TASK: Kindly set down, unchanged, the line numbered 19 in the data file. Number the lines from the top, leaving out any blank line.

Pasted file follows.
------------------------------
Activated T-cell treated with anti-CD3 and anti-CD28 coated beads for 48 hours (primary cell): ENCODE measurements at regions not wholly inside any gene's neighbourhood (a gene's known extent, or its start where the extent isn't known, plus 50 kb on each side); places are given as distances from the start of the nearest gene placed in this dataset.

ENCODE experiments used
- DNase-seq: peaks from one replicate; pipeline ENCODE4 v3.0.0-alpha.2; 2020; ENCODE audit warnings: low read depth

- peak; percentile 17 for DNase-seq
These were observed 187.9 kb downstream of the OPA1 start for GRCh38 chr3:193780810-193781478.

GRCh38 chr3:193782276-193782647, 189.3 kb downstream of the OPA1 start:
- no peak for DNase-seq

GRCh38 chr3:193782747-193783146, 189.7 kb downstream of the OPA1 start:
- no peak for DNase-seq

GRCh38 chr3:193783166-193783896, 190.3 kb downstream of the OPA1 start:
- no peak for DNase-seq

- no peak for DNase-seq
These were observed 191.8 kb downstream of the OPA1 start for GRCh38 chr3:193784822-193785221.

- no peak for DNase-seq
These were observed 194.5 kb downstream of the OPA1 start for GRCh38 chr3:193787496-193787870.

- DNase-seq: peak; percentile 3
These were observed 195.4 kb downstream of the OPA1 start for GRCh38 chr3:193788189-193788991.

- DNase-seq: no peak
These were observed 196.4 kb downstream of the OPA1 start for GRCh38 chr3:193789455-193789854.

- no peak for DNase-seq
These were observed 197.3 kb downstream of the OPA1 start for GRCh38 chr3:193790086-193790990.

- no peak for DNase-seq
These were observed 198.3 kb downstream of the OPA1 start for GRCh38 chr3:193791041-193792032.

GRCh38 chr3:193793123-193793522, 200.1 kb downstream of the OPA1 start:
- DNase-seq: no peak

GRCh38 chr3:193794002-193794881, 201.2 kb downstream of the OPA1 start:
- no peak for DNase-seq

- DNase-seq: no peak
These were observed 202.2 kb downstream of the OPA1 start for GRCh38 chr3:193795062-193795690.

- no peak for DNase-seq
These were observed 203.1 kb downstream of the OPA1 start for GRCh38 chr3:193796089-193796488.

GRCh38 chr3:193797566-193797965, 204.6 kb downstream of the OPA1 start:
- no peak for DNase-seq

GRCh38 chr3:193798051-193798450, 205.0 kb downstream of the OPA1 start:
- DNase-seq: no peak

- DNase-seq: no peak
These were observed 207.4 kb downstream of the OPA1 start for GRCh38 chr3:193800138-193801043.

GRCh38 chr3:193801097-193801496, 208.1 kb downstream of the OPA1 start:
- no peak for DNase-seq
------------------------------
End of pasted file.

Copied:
These were observed 196.4 kb downstream of the OPA1 start for GRCh38 chr3:193789455-193789854.